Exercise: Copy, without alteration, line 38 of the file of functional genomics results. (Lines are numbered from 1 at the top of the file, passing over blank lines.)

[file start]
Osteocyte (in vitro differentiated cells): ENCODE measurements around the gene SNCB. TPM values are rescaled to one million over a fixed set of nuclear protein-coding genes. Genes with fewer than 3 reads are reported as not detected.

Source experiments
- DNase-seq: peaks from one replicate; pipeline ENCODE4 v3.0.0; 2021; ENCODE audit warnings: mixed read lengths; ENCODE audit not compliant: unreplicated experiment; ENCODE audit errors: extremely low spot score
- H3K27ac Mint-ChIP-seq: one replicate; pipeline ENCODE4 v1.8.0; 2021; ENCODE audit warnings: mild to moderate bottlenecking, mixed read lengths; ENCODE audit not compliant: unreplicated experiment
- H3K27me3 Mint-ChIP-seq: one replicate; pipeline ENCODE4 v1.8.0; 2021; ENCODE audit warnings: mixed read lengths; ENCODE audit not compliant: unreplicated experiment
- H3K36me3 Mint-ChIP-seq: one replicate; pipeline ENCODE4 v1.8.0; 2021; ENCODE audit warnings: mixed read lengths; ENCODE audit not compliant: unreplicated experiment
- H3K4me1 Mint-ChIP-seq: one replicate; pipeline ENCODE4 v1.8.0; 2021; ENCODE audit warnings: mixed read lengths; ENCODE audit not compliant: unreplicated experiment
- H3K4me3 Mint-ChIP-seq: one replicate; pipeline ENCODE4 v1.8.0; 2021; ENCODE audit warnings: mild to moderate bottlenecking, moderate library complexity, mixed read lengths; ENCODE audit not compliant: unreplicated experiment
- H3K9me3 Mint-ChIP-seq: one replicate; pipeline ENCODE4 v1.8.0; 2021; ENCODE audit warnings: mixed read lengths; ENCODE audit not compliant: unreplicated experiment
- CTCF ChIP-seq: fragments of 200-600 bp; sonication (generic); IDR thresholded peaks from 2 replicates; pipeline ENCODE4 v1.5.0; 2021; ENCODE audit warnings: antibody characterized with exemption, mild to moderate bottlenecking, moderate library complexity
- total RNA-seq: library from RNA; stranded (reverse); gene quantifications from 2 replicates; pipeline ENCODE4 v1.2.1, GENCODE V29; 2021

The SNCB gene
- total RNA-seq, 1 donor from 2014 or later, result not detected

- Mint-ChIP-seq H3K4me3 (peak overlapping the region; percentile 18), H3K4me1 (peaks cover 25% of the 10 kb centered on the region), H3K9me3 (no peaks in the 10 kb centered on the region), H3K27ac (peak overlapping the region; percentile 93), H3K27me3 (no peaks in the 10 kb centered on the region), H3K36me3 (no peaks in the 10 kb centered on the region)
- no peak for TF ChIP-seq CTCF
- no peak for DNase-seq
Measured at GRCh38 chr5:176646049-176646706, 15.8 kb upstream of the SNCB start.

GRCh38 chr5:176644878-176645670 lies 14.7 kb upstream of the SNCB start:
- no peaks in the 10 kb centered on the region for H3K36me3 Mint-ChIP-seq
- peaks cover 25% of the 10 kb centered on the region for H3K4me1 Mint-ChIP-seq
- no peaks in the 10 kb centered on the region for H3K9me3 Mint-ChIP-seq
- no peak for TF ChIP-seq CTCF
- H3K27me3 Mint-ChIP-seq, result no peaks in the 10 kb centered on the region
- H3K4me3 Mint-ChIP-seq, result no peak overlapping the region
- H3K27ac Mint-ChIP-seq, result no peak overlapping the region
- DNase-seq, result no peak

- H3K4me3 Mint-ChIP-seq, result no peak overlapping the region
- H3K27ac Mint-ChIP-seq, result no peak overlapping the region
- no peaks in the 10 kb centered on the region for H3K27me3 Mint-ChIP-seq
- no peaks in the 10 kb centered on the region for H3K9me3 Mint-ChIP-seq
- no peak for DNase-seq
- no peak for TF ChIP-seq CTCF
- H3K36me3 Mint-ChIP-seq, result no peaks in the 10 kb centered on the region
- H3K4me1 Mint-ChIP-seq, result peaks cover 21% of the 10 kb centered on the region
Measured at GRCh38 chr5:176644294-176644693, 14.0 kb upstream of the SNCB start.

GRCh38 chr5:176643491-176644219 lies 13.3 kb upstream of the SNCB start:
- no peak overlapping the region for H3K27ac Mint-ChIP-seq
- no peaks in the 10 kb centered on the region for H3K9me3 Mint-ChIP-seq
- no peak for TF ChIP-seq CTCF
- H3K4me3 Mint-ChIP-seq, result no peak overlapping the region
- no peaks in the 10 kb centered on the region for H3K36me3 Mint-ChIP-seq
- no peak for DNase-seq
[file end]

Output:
- no peaks in the 10 kb centered on the region for H3K9me3 Mint-ChIP-seq